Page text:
Climate committee push to cut livestock prompts Scots anger

Scottish industry leaders have warned a Climate Change Committee (CCC) recommendation to slash livestock numbers in the hope of cutting greenhouse gas emissions will lead to the “demise” of rural communities.

In a letter to the Holyrood Rural Affairs and Islands Committee, Chris Stark, chief executive of the CCC, which advises all UK governments on tackling climate change, said it had modelled cuts to dairy cattle, beef and sheep numbers of 29%, 26% and 26%, respectively, by 2045.

See also: ‘Pitiful’ policy in Scotland forcing farmers to scale back

The CCC’s model assumed a dietary reduction in demand for these products, not an increase in imports from other countries.

Likewise, it assumed Scottish farmers and crofters would not respond to a change in Scottish diets by increasing exports of meat and dairy.

Neil Wilson, executive director of the Institute of Auctioneers and Appraisers in Scotland, said the letter showed “how removed the committee is from the realities of rural Scotland.

“Repeated assumptions and suggestions to reduce livestock numbers and red meat consumption are oversimplified and misplaced and will, despite their own advice to avoid it, offshore emissions and animal welfare responsibilities,” he added.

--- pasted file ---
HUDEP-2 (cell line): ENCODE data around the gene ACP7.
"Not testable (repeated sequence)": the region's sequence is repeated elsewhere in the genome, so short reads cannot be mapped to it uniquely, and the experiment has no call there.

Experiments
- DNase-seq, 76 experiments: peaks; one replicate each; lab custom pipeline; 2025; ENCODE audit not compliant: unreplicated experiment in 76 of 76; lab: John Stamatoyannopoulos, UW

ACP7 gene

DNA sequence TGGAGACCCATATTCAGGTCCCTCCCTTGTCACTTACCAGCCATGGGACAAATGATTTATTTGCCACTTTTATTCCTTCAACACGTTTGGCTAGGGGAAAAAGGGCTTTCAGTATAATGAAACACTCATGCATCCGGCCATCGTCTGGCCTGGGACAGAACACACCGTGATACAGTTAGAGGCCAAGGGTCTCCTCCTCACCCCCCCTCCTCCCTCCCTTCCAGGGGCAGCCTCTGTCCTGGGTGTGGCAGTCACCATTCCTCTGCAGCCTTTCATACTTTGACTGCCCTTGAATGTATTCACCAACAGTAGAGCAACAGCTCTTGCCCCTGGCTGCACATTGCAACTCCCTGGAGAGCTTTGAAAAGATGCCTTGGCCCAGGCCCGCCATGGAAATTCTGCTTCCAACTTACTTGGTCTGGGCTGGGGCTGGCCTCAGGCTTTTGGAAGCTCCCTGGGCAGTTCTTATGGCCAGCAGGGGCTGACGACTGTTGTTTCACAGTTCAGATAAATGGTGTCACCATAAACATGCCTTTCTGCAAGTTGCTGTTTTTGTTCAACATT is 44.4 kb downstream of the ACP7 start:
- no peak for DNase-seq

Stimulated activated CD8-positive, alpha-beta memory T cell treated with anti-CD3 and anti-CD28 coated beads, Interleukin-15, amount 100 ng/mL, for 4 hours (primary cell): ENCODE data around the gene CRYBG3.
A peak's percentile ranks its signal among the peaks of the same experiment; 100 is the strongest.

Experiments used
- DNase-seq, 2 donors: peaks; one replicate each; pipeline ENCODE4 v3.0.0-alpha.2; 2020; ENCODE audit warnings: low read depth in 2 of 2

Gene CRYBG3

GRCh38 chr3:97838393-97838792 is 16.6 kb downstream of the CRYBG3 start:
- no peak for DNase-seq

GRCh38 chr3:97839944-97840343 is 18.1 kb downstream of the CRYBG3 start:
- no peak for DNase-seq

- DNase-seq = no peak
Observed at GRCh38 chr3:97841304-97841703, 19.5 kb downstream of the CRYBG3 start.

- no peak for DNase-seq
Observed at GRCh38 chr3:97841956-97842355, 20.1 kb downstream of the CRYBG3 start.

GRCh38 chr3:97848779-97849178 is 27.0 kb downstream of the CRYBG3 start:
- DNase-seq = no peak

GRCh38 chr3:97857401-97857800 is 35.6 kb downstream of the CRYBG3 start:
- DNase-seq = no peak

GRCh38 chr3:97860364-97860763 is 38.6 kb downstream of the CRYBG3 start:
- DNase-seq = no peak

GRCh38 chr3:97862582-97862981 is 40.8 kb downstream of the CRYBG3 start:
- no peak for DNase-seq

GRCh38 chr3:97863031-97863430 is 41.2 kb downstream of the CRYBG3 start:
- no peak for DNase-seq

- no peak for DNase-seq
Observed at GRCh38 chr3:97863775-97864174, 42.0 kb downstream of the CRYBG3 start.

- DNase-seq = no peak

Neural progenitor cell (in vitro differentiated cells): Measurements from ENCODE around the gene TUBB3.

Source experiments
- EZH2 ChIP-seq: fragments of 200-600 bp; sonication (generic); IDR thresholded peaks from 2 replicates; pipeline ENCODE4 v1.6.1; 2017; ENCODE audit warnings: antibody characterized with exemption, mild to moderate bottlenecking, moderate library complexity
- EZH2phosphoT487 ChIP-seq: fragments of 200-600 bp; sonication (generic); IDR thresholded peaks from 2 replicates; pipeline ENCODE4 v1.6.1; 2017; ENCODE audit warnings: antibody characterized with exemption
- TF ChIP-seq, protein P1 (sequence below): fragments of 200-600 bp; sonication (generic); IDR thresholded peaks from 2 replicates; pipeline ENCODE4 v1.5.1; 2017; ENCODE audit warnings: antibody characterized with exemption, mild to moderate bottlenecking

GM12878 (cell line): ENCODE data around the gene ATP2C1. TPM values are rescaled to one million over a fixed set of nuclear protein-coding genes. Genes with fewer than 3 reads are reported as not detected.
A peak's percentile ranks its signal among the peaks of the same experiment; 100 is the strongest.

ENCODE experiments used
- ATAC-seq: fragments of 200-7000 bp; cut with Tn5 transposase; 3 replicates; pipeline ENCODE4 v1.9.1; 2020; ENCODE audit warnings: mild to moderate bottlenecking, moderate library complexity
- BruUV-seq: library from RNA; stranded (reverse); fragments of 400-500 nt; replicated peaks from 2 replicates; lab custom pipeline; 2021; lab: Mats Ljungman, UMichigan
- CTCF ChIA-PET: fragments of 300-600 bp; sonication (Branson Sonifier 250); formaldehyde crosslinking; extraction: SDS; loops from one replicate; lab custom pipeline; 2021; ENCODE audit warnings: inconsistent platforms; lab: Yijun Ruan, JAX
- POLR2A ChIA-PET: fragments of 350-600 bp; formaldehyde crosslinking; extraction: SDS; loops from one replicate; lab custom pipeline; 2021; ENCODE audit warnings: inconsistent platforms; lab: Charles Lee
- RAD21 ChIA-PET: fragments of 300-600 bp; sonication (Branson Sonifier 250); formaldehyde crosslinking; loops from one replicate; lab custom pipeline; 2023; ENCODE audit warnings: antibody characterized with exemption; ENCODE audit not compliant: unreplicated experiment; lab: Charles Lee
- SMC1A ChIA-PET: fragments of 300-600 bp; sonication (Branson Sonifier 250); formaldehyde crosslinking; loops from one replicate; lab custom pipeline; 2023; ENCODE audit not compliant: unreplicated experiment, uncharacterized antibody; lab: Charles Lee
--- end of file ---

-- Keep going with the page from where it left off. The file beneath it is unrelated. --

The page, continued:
“This doesn’t need to be a fight, but as government plans its agriculture policy in Scotland, we need to see more discussion and less telling.

“It will be far from a ‘just transition’ if we see the demise of rural Scotland’s economy and communities, and at what environmental gain?”

Farmers Weekly understands the Food and Agriculture Stakeholders’ Taskforce, formed in late 2022 in response to a lack of engagement from Scottish government through previously used channels, is in the process of drafting a response to the letter.

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